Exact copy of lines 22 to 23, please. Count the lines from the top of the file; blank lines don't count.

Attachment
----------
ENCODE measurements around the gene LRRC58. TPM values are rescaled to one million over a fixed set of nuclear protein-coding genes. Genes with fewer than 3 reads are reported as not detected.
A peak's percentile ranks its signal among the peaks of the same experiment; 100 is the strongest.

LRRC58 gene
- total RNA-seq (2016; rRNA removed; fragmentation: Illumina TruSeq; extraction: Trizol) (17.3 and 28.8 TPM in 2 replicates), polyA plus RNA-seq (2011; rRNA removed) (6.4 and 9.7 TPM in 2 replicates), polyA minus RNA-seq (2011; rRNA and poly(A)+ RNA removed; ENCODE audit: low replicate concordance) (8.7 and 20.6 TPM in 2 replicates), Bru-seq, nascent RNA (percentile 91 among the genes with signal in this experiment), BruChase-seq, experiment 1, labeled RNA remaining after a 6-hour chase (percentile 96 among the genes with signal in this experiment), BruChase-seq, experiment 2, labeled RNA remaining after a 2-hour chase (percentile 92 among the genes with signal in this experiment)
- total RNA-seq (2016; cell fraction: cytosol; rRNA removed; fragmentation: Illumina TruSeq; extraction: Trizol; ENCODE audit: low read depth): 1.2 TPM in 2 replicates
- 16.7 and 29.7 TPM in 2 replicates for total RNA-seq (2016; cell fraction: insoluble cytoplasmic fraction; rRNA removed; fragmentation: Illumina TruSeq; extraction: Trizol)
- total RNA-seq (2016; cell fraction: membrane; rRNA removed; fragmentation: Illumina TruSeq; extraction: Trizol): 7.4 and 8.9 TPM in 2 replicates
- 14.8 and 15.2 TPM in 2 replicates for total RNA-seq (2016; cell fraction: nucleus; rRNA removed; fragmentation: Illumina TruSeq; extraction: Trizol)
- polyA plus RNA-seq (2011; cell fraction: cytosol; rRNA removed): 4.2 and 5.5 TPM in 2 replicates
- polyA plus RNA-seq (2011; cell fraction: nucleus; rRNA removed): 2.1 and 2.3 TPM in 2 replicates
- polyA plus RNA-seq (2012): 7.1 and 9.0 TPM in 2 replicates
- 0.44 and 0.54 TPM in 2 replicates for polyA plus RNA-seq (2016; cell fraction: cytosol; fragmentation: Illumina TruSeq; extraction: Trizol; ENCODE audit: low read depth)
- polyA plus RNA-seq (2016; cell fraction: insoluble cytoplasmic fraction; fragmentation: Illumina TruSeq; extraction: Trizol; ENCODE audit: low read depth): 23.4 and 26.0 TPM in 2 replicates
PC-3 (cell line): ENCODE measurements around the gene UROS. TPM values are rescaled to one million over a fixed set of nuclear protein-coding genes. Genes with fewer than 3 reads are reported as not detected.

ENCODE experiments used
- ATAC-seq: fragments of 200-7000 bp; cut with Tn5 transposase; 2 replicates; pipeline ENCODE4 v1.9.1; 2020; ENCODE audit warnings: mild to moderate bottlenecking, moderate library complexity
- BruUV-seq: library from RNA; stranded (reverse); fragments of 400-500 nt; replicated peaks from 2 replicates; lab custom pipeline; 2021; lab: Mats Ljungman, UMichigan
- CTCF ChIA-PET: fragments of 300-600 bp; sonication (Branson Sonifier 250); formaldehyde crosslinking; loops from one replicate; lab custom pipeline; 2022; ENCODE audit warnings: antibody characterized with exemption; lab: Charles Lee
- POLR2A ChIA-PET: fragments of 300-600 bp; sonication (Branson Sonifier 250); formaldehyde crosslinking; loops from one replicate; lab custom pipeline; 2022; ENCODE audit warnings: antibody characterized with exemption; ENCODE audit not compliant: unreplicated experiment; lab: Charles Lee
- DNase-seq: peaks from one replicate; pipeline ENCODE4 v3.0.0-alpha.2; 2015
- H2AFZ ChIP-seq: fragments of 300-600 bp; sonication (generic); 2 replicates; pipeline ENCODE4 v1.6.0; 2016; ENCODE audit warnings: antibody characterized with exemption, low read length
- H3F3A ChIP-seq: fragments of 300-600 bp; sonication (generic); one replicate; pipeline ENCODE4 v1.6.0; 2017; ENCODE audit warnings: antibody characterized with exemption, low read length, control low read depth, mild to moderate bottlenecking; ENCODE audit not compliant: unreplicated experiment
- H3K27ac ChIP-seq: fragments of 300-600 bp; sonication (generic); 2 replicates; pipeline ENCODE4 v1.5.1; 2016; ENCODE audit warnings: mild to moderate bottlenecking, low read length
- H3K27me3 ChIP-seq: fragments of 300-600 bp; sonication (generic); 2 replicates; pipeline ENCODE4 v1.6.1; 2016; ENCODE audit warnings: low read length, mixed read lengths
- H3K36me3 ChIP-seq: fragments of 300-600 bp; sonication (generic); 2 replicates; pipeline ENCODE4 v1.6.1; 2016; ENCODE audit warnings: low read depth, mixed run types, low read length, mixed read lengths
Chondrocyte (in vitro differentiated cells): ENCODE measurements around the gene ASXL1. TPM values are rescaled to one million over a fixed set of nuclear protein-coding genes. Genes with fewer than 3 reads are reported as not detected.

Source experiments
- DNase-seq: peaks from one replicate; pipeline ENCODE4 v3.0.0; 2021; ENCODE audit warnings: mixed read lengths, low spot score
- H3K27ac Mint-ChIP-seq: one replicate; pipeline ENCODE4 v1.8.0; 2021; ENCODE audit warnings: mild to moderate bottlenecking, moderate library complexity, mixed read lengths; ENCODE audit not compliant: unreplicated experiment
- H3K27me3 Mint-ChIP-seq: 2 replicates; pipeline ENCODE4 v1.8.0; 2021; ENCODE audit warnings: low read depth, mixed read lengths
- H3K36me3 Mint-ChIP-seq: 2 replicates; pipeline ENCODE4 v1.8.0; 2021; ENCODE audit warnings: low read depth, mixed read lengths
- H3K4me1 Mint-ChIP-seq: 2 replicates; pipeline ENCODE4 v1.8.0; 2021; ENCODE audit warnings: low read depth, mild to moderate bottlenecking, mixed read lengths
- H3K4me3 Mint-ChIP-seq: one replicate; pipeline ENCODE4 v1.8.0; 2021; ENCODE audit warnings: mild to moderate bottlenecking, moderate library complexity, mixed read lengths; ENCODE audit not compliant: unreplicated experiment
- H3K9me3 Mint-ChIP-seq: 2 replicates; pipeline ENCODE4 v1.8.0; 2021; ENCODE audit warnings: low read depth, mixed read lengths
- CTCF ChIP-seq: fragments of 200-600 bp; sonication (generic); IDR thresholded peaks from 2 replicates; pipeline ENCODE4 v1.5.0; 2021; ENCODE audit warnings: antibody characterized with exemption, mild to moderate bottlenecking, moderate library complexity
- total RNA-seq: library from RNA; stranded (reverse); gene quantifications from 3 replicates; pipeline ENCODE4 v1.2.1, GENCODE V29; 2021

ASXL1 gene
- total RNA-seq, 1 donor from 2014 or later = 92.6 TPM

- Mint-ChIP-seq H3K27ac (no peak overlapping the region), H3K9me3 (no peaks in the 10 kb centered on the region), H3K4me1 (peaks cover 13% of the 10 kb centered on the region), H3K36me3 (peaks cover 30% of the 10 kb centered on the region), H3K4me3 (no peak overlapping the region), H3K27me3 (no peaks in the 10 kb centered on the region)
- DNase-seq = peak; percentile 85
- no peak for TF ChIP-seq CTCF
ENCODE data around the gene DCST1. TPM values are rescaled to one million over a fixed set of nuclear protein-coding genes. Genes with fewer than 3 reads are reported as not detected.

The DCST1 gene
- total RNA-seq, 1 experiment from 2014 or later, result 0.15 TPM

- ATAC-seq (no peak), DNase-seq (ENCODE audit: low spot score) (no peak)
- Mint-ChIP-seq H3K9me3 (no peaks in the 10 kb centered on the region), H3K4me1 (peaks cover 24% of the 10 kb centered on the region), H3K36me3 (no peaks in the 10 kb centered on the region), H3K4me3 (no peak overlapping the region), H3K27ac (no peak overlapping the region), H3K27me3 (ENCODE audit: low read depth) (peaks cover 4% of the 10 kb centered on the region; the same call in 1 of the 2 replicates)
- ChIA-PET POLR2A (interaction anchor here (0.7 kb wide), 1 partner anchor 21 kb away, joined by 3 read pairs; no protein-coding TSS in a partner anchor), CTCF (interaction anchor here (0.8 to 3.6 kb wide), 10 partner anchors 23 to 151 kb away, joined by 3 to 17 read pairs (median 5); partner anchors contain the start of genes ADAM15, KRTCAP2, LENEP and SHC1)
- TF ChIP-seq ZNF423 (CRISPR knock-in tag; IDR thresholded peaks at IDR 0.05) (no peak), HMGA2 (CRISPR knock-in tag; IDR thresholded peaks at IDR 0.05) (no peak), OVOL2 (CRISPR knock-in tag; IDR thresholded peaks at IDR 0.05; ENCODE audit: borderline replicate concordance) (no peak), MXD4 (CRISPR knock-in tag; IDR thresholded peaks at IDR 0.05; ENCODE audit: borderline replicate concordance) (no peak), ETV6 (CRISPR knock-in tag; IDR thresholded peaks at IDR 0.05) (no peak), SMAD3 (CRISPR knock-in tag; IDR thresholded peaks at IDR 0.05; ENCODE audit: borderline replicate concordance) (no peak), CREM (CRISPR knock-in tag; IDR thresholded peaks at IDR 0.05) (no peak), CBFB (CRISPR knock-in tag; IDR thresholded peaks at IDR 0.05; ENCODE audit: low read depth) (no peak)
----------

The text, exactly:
- H3F3A ChIP-seq: fragments of 300-600 bp; sonication (generic); one replicate; pipeline ENCODE4 v1.6.0; 2017; ENCODE audit warnings: antibody characterized with exemption, low read length, control low read depth, mild to moderate bottlenecking; ENCODE audit not compliant: unreplicated experiment
- H3K27ac ChIP-seq: fragments of 300-600 bp; sonication (generic); 2 replicates; pipeline ENCODE4 v1.5.1; 2016; ENCODE audit warnings: mild to moderate bottlenecking, low read length